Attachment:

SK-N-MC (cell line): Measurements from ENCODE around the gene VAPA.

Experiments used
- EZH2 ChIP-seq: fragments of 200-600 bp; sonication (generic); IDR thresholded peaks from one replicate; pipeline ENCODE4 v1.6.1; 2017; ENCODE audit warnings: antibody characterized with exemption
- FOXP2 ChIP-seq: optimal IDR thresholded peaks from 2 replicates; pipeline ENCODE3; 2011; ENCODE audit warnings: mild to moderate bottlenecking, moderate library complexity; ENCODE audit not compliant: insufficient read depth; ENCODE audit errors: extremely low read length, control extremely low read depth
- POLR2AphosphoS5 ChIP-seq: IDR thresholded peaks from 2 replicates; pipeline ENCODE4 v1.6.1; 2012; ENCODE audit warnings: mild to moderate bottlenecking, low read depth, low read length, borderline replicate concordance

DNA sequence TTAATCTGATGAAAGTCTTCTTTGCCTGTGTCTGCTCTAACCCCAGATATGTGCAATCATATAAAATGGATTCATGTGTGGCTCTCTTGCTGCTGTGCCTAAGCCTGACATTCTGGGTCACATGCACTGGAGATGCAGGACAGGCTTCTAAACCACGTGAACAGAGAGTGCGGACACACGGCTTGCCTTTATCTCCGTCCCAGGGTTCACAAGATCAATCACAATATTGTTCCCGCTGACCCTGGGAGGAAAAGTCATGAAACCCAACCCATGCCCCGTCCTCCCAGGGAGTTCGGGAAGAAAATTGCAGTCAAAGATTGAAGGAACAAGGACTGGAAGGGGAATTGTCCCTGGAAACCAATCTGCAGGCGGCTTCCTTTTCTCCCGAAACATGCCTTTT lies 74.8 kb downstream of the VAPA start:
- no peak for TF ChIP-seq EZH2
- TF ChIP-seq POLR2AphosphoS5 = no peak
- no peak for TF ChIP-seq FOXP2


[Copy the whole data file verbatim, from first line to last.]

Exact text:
SK-N-MC (cell line): Measurements from ENCODE around the gene VAPA.

Experiments used
- EZH2 ChIP-seq: fragments of 200-600 bp; sonication (generic); IDR thresholded peaks from one replicate; pipeline ENCODE4 v1.6.1; 2017; ENCODE audit warnings: antibody characterized with exemption
- FOXP2 ChIP-seq: optimal IDR thresholded peaks from 2 replicates; pipeline ENCODE3; 2011; ENCODE audit warnings: mild to moderate bottlenecking, moderate library complexity; ENCODE audit not compliant: insufficient read depth; ENCODE audit errors: extremely low read length, control extremely low read depth
- POLR2AphosphoS5 ChIP-seq: IDR thresholded peaks from 2 replicates; pipeline ENCODE4 v1.6.1; 2012; ENCODE audit warnings: mild to moderate bottlenecking, low read depth, low read length, borderline replicate concordance

DNA sequence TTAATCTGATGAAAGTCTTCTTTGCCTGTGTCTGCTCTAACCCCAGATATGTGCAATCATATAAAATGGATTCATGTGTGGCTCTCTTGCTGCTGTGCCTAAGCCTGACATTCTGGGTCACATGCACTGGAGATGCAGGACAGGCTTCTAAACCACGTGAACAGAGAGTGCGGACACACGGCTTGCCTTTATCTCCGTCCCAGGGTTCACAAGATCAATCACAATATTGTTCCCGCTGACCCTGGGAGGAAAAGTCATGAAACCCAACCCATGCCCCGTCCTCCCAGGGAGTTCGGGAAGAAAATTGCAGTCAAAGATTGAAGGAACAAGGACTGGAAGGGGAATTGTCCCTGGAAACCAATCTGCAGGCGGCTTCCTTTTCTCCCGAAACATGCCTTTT lies 74.8 kb downstream of the VAPA start:
- no peak for TF ChIP-seq EZH2
- TF ChIP-seq POLR2AphosphoS5 = no peak
- no peak for TF ChIP-seq FOXP2